A collection of 13 anthems for Unison or 2-part choir, written all during consecutive weeks in April through June 2012. 130 pages of music. 52 minutes performance time. Beginning just after Easter of this year, 2012, I decided to write an anthem that I would submit for publication: “Keep Me Ever Close To Thee”. I chose a text by a commonly-loved hymn author, and did my best to keep to the constraints that I felt were normal in the Sunday morning choral musical composition community. After we premiered that piece, I felt like it would be fun to try taking a risk: to write another anthem, this time, being sure to correlate the text/theme of this new anthem specifically to the theme of an upcoming church service. Each week, I speak with the minister of my church, Rev. Heather Moody, on Thursday morning, and we spend that time talking about the specific Scriptures and overall themes for the upcoming service. Neither of us really know further in advance than that which pre-ordained lectionary texts we may be led to focus on that week. So, starting one week in April 2012, after our Thursday morning meeting, I started to work with the texts and themes of the week, and write a new choir anthem, which would be finished and printed by Saturday evening, so we could rehearse it Sunday morning with the choir. After doing this once, and feeling the satisfaction completing the cycle from inspiration to performance in one week brought to me, I decided to challenge myself for a few more weeks, and continue the practice of writing a new piece for Sunday morning worship each week. To be honest, at least one of my motivations for doing this was a general dislike for much of the music currently being published in this genre. I felt overall that much of this music, while maintaining the necessary simplicity to still be accessible to the average church choir, doesn’t feel very original, inspired, or compelling for one reason or another. I wanted to work within a very specific set of constrictions, but come up with music that somehow sounded more original, inspired, and more of the type of music that I feel impassioned to perform with my choir, being that I also would be accompanying, rehearsing, and conducting each of these pieces. What constraints did I decide to work with? Well, perhaps among others, this list includes: • Range restrictions (not too high, not too low) • Restriction in the number of harmonic parts—most of these pieces are for 1 or 2 part choir • Harmonic limitation—has to be easy for an average church choir to “hear” and learn aurally quickly • Has to be able to be learned by an average church choir in 1 hour or less • Can’t be too complex rhythmically • Very minimal counterpoint, at least among the voices (more could be added in the piano part) • Word declamation has to be very clear and rather obvious • Has to be accessible to a choir of any size and formation (if there are no basses, for example, a choir can still perform these pieces) So, over a period of several months, each week, I managed to figure out a title for my new composition by the Friday morning bulletin printing deadline, but often, I would not have yet written even the first note of the anthem for that week. In a matter of a few hours, usually on a Friday or Saturday, I would find myself going to work composing directly into my Finale 2012 software, with my trusty piano keyboard alongside my computer, moving with the waves of inspiration, always keeping in mind that I could not afford, in this process, to be “theoretical” or too abstract—I needed to keep the notes, rhythms, harmonies, and overall setting of the text grounded and familiar enough to my choir, so we could learn the whole thing in 1 hour or less—the rehearsal time we have on Sunday mornings.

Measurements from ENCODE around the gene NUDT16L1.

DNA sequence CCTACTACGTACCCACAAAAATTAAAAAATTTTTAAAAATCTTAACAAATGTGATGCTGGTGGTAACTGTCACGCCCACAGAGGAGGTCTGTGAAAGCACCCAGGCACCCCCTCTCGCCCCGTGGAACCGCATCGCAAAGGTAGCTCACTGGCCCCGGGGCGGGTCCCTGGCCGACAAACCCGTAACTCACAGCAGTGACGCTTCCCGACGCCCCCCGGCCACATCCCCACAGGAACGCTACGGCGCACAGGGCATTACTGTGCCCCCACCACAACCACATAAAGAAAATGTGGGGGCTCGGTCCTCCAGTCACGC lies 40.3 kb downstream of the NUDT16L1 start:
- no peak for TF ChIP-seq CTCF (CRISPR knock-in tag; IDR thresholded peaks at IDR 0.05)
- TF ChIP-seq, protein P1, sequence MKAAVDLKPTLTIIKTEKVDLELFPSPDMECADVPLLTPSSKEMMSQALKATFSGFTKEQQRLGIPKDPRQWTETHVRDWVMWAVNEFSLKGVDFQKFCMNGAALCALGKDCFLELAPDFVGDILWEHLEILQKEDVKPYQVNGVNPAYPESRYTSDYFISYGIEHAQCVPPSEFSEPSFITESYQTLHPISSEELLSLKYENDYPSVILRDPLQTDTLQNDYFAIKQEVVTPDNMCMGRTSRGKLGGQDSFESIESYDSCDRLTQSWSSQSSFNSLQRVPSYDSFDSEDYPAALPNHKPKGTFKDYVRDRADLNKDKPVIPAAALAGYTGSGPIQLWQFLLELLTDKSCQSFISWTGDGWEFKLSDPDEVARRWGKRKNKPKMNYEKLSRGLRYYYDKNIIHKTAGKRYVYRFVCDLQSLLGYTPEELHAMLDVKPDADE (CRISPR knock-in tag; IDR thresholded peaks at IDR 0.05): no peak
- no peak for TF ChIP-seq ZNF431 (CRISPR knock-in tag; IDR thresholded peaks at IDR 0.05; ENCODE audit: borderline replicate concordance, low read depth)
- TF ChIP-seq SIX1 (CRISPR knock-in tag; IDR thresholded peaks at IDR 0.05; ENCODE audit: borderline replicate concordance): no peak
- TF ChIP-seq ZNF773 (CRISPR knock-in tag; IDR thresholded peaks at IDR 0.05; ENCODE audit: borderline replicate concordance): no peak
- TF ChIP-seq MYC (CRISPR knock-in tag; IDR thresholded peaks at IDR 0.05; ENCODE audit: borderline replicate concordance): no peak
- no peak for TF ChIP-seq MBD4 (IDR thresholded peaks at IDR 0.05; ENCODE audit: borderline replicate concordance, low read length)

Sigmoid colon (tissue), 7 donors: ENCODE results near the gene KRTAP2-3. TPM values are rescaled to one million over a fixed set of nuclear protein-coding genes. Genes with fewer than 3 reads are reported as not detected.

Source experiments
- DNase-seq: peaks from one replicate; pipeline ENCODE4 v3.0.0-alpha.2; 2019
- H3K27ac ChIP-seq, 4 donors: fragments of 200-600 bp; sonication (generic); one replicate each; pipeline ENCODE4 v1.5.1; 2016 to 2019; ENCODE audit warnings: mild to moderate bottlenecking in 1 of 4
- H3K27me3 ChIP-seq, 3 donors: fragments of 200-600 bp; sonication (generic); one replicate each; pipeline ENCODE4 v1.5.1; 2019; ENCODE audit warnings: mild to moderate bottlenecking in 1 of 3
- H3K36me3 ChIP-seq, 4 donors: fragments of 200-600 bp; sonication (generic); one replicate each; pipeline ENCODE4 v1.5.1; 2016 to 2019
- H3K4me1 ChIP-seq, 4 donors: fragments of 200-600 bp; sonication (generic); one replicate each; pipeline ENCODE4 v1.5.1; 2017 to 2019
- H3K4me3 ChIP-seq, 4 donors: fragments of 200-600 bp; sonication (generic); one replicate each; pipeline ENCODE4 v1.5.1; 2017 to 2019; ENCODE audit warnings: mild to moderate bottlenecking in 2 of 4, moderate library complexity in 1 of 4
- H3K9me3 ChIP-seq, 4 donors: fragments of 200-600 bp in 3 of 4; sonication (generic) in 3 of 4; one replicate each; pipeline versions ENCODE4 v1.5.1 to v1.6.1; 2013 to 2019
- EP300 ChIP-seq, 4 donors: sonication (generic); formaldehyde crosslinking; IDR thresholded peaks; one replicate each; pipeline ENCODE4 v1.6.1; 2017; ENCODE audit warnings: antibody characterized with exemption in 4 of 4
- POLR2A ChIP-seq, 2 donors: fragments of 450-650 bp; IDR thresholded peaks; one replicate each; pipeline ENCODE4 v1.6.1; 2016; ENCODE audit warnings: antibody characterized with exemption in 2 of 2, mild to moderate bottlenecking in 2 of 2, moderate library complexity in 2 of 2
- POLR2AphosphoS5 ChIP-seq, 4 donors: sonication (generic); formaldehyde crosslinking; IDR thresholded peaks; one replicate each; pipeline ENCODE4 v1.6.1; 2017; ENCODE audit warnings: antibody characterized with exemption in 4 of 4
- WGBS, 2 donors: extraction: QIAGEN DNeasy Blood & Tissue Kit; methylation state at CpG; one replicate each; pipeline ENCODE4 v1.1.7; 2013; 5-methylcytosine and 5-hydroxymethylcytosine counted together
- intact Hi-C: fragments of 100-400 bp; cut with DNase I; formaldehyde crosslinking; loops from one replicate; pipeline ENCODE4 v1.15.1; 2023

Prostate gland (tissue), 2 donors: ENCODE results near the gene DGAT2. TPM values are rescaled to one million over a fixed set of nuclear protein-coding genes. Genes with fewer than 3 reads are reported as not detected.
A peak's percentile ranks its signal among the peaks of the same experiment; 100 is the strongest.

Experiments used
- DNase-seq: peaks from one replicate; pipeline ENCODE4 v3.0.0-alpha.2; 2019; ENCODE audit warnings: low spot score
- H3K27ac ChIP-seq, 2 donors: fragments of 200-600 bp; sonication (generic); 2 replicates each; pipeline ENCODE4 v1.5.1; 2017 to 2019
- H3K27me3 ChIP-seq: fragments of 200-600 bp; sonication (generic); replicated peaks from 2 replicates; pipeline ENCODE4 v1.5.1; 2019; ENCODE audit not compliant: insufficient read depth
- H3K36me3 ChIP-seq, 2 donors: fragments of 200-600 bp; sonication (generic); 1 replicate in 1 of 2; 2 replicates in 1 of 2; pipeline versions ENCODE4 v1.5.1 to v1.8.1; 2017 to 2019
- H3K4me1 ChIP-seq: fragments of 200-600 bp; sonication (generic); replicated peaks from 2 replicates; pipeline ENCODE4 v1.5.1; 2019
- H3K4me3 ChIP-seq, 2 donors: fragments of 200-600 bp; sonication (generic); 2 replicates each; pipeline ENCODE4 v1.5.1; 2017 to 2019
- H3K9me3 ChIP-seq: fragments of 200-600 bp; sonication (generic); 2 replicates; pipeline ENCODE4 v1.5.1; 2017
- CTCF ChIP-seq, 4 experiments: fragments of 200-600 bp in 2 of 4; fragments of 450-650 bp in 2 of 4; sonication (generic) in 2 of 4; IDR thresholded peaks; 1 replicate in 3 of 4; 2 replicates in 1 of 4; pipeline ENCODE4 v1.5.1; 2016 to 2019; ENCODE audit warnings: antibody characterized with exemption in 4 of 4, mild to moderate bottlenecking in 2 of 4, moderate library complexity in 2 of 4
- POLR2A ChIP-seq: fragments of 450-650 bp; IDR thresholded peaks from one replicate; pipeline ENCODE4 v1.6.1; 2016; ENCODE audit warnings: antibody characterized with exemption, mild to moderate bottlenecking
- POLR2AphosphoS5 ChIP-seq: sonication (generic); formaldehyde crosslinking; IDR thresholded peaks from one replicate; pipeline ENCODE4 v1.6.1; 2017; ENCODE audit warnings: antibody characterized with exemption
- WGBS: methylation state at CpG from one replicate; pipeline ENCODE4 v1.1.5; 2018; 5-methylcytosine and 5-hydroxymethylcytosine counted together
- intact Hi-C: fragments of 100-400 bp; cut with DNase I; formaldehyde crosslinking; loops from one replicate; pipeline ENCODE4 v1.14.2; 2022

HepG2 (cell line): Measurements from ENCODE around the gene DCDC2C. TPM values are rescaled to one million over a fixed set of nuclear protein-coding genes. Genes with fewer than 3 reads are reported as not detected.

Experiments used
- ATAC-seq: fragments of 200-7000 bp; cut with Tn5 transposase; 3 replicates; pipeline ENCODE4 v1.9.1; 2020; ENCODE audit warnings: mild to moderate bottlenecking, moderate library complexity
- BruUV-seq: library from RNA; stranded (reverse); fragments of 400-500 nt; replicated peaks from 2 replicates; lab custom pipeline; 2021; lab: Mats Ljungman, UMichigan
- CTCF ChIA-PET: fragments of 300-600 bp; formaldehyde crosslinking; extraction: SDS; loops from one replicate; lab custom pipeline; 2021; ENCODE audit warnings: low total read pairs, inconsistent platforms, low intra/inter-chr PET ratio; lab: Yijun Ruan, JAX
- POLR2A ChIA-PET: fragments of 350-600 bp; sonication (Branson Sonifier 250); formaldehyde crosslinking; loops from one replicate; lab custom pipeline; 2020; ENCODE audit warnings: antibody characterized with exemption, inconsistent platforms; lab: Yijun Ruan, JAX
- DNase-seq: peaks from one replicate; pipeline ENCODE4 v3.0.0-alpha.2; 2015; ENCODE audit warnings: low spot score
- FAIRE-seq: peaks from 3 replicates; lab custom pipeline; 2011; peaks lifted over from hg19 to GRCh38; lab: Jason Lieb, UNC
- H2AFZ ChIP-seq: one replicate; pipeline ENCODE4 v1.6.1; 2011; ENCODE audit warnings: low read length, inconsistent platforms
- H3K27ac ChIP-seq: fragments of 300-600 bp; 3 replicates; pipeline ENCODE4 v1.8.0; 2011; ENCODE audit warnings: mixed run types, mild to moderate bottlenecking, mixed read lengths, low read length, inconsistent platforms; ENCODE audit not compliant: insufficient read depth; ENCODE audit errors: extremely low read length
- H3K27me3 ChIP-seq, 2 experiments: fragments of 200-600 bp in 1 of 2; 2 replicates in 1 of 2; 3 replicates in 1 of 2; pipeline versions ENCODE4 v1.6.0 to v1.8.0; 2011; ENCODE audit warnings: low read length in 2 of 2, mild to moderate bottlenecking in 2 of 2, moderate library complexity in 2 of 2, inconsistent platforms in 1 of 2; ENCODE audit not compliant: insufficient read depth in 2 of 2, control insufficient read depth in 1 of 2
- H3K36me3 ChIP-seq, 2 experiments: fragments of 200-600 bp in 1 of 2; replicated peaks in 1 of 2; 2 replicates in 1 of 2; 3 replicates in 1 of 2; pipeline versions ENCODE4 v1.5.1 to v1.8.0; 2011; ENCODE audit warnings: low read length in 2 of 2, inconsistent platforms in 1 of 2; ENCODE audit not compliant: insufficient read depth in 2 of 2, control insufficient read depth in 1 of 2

|Manufacturer:||CreateSpace Independent Publishing Platform|
|Publisher:||CreateSpace Independent Publishing Platform|
|Studio:||CreateSpace Independent Publishing Platform|
|Item Size:||0.3 x 11 x 11 inches|
|Package Weight:||0.88 pounds|
|Package Size:||8.5 x 0.3 x 0.3 inches|